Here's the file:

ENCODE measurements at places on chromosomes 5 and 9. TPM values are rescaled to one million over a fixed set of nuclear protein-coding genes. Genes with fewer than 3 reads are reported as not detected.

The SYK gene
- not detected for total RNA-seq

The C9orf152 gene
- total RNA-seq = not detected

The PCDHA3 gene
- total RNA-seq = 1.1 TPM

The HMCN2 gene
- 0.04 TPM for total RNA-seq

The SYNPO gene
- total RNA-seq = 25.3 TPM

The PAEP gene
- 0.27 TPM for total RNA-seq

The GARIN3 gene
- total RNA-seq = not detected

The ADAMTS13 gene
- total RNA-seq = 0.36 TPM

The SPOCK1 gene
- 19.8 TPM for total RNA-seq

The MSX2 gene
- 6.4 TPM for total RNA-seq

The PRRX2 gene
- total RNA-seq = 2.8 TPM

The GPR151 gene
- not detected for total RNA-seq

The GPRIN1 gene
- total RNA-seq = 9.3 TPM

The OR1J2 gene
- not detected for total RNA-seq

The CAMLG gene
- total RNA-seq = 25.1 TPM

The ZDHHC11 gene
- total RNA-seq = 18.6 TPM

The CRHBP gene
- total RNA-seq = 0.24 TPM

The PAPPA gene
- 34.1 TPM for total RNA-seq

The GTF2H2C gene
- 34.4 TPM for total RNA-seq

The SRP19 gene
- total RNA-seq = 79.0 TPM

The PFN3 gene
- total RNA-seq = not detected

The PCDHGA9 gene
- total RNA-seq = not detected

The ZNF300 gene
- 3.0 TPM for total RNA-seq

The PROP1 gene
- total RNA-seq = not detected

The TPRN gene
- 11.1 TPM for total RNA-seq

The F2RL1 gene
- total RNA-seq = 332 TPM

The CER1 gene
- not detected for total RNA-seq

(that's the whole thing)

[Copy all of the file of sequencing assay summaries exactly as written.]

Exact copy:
ENCODE measurements at places on chromosomes 5 and 9. TPM values are rescaled to one million over a fixed set of nuclear protein-coding genes. Genes with fewer than 3 reads are reported as not detected.

The SYK gene
- not detected for total RNA-seq

The C9orf152 gene
- total RNA-seq = not detected

The PCDHA3 gene
- total RNA-seq = 1.1 TPM

The HMCN2 gene
- 0.04 TPM for total RNA-seq

The SYNPO gene
- total RNA-seq = 25.3 TPM

The PAEP gene
- 0.27 TPM for total RNA-seq

The GARIN3 gene
- total RNA-seq = not detected

The ADAMTS13 gene
- total RNA-seq = 0.36 TPM

The SPOCK1 gene
- 19.8 TPM for total RNA-seq

The MSX2 gene
- 6.4 TPM for total RNA-seq

The PRRX2 gene
- total RNA-seq = 2.8 TPM

The GPR151 gene
- not detected for total RNA-seq

The GPRIN1 gene
- total RNA-seq = 9.3 TPM

The OR1J2 gene
- not detected for total RNA-seq

The CAMLG gene
- total RNA-seq = 25.1 TPM

The ZDHHC11 gene
- total RNA-seq = 18.6 TPM

The CRHBP gene
- total RNA-seq = 0.24 TPM

The PAPPA gene
- 34.1 TPM for total RNA-seq

The GTF2H2C gene
- 34.4 TPM for total RNA-seq

The SRP19 gene
- total RNA-seq = 79.0 TPM

The PFN3 gene
- total RNA-seq = not detected

The PCDHGA9 gene
- total RNA-seq = not detected

The ZNF300 gene
- 3.0 TPM for total RNA-seq

The PROP1 gene
- total RNA-seq = not detected

The TPRN gene
- 11.1 TPM for total RNA-seq

The F2RL1 gene
- total RNA-seq = 332 TPM

The CER1 gene
- not detected for total RNA-seq